|Publication number||US6842231 B2|
|Application number||US 10/260,736|
|Publication date||Jan 11, 2005|
|Filing date||Sep 30, 2002|
|Priority date||Sep 30, 2002|
|Also published as||US20040066501|
|Publication number||10260736, 260736, US 6842231 B2, US 6842231B2, US-B2-6842231, US6842231 B2, US6842231B2|
|Inventors||Charles E. Nourrcier, Karen D. Wirtz, Stanley D. Brown, Colin N. Sakamoto, Angela K. Martinez, Scott C. Johnson|
|Original Assignee||Raytheon Company|
|Export Citation||BiBTeX, EndNote, RefMan|
|Patent Citations (7), Referenced by (16), Classifications (6), Legal Events (3)|
|External Links: USPTO, USPTO Assignment, Espacenet|
The present invention relates to range detection, and more specifically to a more accurate laser range finder.
Range finders based on laser techniques have been successfully developed as disclosed in U.S. Pat. Nos. 5,359,404, 5,612,779, and 5,574,552 granted to Laser Tech Co. A laser range finder employs a laser diode as its light source and can accurately determine the range of an object of interest at distances in excess of 1 Km. While laser range finders have found their way into numerous applications, they have proven to be extremely useful in military applications. In fact, laser range finders have been developed that are accurate to several meters of an object of interest.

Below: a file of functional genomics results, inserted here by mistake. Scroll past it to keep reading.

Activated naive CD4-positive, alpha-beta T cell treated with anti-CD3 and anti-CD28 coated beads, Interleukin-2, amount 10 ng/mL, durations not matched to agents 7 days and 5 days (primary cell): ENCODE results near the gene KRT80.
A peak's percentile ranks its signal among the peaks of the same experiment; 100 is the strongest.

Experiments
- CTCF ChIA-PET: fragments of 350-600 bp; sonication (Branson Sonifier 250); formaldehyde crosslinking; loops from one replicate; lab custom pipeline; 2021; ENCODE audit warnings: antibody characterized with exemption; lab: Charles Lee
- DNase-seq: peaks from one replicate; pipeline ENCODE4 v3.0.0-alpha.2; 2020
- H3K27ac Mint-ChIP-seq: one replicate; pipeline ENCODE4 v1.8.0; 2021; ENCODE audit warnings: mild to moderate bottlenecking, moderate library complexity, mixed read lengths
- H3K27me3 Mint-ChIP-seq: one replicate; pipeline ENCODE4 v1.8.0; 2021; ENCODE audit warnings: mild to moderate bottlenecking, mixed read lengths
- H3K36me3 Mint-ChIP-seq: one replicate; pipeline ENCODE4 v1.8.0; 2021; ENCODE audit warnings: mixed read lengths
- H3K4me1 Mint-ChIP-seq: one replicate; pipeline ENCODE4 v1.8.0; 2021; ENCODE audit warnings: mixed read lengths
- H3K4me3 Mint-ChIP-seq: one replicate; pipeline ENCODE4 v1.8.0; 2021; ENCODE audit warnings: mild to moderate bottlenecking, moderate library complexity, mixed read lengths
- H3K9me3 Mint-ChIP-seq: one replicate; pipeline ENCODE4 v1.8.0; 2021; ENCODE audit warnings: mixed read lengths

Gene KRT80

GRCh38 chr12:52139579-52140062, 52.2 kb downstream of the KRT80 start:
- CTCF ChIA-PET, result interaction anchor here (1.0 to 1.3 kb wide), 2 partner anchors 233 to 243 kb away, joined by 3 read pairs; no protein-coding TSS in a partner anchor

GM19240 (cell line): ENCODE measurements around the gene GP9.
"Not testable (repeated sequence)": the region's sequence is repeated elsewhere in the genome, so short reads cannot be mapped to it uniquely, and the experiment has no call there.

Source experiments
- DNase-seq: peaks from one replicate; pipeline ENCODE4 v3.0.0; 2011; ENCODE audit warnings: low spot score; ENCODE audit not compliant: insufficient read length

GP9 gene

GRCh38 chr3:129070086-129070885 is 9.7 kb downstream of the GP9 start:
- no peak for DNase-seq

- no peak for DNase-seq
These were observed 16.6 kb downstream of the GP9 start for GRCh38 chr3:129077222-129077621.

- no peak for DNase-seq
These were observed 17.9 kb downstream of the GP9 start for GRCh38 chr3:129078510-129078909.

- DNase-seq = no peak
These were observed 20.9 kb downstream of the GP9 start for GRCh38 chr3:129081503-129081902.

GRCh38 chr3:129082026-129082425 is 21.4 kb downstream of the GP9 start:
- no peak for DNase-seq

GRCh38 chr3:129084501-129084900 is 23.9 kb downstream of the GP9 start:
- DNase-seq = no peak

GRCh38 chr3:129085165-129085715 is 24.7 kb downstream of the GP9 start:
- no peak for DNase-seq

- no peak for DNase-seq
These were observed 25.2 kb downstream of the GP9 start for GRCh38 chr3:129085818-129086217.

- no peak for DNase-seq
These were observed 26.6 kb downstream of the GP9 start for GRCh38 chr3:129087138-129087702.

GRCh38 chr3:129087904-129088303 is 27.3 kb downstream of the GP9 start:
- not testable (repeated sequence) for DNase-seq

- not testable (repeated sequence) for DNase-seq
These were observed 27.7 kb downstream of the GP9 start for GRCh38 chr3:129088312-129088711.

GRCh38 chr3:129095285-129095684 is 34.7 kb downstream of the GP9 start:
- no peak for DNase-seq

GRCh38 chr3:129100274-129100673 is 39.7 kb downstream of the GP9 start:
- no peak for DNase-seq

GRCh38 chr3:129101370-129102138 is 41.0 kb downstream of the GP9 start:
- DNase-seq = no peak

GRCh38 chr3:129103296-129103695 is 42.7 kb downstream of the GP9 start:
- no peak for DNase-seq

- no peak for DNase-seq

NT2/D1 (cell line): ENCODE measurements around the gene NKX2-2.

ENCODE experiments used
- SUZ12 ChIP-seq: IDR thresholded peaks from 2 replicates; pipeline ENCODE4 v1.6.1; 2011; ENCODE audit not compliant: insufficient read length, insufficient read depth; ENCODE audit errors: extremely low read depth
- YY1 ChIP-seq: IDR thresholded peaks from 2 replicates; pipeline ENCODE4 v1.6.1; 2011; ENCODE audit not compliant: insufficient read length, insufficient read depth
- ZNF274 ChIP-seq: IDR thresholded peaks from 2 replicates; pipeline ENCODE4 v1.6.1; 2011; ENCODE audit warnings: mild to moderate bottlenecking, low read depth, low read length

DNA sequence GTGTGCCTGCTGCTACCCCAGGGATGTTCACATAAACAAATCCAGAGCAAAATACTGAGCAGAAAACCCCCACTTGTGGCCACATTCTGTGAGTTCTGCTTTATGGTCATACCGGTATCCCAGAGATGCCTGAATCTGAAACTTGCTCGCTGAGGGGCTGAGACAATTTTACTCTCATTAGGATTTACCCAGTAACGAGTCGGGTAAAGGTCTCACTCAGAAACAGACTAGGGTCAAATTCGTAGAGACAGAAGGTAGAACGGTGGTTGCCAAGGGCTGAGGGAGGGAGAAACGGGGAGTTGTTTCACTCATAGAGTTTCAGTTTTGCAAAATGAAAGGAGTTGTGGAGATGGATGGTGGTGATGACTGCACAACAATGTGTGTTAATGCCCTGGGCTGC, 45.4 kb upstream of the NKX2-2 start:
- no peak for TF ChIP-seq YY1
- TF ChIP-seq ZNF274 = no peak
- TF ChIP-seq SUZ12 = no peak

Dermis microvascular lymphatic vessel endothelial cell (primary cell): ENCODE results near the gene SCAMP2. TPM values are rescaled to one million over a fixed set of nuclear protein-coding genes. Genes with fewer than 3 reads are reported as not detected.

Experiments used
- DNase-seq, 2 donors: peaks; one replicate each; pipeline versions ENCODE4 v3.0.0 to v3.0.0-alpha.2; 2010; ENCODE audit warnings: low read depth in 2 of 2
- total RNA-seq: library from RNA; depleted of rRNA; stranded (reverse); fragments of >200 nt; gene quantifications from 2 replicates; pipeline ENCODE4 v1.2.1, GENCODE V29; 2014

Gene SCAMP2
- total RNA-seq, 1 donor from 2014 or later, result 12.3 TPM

A typical laser range finder includes a laser source, a laser receiver and a processor. In estimating the range of an object of interest, the laser source is directed at the object of interest and a series of laser pulses are emitted. The pulses strike the object of interest and are reflected. At least a portion of the reflected pulses travel back towards the laser range finder and are detected by the laser receiver. The detected pulses are provided to the processor, which then processes the detected pulses so as to estimate the distance between the laser range finder and the object of interest.